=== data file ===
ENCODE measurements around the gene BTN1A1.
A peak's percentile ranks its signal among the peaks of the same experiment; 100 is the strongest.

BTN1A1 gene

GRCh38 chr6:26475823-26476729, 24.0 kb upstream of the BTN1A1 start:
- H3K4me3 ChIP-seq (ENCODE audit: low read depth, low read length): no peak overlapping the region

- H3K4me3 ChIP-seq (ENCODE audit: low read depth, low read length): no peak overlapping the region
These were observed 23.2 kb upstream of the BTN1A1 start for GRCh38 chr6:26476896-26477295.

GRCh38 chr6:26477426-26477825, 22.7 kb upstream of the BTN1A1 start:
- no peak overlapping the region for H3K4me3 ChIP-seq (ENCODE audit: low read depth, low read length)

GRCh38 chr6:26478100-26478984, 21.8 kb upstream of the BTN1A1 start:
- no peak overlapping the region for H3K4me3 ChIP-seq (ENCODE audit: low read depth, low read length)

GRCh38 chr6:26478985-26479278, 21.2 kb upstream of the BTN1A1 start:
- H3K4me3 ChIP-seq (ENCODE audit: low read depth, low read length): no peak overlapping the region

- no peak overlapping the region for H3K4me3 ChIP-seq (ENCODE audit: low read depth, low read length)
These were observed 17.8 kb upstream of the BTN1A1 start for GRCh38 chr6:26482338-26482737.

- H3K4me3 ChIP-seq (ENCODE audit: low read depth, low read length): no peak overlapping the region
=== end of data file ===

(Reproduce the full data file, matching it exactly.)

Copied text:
ENCODE measurements around the gene BTN1A1.
A peak's percentile ranks its signal among the peaks of the same experiment; 100 is the strongest.

BTN1A1 gene

GRCh38 chr6:26475823-26476729, 24.0 kb upstream of the BTN1A1 start:
- H3K4me3 ChIP-seq (ENCODE audit: low read depth, low read length): no peak overlapping the region

- H3K4me3 ChIP-seq (ENCODE audit: low read depth, low read length): no peak overlapping the region
These were observed 23.2 kb upstream of the BTN1A1 start for GRCh38 chr6:26476896-26477295.

GRCh38 chr6:26477426-26477825, 22.7 kb upstream of the BTN1A1 start:
- no peak overlapping the region for H3K4me3 ChIP-seq (ENCODE audit: low read depth, low read length)

GRCh38 chr6:26478100-26478984, 21.8 kb upstream of the BTN1A1 start:
- no peak overlapping the region for H3K4me3 ChIP-seq (ENCODE audit: low read depth, low read length)

GRCh38 chr6:26478985-26479278, 21.2 kb upstream of the BTN1A1 start:
- H3K4me3 ChIP-seq (ENCODE audit: low read depth, low read length): no peak overlapping the region

- no peak overlapping the region for H3K4me3 ChIP-seq (ENCODE audit: low read depth, low read length)
These were observed 17.8 kb upstream of the BTN1A1 start for GRCh38 chr6:26482338-26482737.

- H3K4me3 ChIP-seq (ENCODE audit: low read depth, low read length): no peak overlapping the region